To make one pound of honey, the bees in the colony must
visit 2 million flowers, fly over 55,000 miles and will be the
lifetime work of approximately 300 bees.
A single honeybee will only produce approximately 1/12 teaspoon of honey in her lifetime.
A single honey bee will visit 50-100 flowers on a single trip out of the hive.
Bees produce honey as food stores for the hive during
the long months of winter when flowers aren't blooming and
therefore little or no nectar is available to them.
Honey is the ONLY food that includes all the substances necessary to sustain life, including water.
A typical beehive can make up to 400 pounds of honey per year.
Honey never spoils.
It would take about 1 ounce of honey to fuel a honeybee's flight around the world.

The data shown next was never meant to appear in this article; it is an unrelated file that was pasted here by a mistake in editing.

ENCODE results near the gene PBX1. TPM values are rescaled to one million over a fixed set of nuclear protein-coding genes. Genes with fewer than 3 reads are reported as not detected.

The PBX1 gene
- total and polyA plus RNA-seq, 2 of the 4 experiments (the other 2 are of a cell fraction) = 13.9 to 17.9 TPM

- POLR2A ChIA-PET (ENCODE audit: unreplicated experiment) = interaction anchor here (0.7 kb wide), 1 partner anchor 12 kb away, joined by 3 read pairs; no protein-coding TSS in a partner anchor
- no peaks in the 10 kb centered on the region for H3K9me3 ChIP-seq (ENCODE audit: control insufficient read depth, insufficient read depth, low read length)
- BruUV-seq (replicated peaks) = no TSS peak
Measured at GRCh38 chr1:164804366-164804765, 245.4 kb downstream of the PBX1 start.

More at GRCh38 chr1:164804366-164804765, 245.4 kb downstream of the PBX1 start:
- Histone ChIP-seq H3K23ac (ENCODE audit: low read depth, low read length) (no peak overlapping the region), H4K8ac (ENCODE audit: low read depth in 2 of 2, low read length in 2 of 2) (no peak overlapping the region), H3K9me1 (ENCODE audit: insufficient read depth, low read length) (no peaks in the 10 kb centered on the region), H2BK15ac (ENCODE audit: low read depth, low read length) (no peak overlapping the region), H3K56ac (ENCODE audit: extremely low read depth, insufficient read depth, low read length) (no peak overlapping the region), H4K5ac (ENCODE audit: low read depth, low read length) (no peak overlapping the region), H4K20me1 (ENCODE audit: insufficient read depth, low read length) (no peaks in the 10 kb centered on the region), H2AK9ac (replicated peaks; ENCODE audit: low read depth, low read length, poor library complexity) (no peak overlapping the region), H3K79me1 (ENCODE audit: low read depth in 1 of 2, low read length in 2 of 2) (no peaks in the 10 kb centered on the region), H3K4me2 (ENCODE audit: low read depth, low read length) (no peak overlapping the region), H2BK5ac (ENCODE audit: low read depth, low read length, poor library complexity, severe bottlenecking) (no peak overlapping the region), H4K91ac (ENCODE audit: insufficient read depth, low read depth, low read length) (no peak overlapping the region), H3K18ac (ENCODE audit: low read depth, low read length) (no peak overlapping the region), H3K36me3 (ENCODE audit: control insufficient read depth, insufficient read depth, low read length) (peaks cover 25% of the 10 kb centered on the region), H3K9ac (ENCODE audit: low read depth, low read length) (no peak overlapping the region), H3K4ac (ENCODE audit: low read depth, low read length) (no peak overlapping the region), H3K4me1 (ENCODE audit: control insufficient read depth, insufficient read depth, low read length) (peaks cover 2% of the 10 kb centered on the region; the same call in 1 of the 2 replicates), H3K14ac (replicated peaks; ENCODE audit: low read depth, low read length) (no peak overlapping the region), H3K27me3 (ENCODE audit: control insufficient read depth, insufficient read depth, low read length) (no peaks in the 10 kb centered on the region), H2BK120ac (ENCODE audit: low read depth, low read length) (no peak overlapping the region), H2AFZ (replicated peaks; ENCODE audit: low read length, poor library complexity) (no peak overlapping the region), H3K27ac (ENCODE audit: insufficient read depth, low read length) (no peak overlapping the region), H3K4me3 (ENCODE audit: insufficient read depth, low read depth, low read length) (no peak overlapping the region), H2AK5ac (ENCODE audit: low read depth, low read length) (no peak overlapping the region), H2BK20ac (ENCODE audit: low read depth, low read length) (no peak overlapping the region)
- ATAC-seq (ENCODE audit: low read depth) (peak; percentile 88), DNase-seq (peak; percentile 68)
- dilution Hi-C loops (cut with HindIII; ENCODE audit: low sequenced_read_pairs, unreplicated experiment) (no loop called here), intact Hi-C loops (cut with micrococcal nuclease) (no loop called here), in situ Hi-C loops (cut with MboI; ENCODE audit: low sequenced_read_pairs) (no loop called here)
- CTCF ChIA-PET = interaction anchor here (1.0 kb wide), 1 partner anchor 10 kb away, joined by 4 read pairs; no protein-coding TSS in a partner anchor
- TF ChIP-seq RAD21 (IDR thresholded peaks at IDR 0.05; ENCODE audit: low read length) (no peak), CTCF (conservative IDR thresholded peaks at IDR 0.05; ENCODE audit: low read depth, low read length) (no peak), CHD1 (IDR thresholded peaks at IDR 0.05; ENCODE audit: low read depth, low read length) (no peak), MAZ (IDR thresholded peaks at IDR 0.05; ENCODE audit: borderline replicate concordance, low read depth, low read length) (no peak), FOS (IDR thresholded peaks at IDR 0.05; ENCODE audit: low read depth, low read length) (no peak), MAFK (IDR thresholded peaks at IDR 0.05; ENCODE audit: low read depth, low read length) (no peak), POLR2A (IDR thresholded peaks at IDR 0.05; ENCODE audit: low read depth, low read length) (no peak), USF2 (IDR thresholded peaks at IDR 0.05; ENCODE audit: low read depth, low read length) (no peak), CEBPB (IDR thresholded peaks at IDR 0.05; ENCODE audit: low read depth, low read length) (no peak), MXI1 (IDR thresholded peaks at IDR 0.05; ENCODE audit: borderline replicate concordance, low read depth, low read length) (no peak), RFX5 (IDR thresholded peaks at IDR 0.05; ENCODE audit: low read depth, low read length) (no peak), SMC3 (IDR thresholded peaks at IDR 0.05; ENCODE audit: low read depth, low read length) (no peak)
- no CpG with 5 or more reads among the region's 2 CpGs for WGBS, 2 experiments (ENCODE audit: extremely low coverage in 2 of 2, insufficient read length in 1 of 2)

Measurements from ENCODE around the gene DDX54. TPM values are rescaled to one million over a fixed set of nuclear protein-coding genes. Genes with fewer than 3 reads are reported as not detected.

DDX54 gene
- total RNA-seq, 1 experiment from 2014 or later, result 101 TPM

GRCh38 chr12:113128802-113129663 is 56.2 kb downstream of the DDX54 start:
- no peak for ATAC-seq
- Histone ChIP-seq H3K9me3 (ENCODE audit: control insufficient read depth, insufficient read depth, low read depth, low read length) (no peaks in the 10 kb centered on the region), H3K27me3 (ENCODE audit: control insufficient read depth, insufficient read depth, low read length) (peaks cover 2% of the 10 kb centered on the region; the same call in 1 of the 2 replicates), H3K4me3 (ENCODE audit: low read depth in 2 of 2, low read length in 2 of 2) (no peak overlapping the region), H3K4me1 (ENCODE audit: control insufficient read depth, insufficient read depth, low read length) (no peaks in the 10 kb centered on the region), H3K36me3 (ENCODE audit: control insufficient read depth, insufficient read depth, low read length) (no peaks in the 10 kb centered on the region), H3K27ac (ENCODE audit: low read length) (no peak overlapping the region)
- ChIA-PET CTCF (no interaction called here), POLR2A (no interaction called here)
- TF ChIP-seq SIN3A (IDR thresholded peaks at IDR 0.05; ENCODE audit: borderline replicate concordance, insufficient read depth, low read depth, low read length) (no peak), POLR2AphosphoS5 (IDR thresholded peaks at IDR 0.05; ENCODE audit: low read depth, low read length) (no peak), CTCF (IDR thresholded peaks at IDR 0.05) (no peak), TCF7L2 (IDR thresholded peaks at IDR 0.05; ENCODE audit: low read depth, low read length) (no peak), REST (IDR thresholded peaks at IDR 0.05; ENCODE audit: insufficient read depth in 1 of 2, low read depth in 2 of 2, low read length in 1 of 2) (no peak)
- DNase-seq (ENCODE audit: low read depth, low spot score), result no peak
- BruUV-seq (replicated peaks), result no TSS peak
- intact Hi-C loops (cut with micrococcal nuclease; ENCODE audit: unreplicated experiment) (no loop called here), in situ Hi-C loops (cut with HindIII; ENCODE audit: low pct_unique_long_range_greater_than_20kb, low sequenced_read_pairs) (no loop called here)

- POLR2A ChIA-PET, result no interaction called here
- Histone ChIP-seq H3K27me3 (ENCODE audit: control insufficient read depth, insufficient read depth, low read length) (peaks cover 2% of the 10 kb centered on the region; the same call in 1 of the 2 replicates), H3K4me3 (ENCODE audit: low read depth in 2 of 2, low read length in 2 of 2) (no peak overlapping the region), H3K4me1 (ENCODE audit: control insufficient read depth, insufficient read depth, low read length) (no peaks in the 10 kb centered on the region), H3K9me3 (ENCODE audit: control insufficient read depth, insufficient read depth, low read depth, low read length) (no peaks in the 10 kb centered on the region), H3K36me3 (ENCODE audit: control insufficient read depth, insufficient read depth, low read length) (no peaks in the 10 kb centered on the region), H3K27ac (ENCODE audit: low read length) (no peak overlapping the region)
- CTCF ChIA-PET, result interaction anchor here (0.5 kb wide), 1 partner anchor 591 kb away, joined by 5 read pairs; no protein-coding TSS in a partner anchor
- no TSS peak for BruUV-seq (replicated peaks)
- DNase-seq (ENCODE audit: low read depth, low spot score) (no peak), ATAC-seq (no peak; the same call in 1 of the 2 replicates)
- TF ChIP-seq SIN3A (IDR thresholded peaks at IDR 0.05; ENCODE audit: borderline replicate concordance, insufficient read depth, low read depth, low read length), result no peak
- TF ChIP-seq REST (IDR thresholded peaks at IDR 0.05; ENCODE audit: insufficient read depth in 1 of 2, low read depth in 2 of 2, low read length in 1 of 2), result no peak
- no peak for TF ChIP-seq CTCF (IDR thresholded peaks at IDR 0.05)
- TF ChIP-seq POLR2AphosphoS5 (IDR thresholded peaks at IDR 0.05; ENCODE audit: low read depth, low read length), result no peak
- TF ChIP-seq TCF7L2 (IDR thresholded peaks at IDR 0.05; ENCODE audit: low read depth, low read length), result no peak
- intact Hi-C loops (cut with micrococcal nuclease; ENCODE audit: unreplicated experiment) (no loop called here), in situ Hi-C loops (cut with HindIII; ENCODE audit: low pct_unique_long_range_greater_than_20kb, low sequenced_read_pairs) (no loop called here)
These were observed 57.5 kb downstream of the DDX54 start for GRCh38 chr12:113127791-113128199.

Flowers and other blossoming plants have nectarines that
produce sugary nectar. Worker bees suck up the nectar and water
and store it in a special honey stomach. When the stomach is full
the bee returns to the hive and puts the nectar in an empty honeycomb.
Natural chemicals from the bee's head glands and the evaporation of
the water from the nectar change the nectar into honey.
Out of 20,000 species of bees, only 4 make honey.
Although Utah enjoys the title "The Beehive State," the
top honey-producing states include California, Florida, and South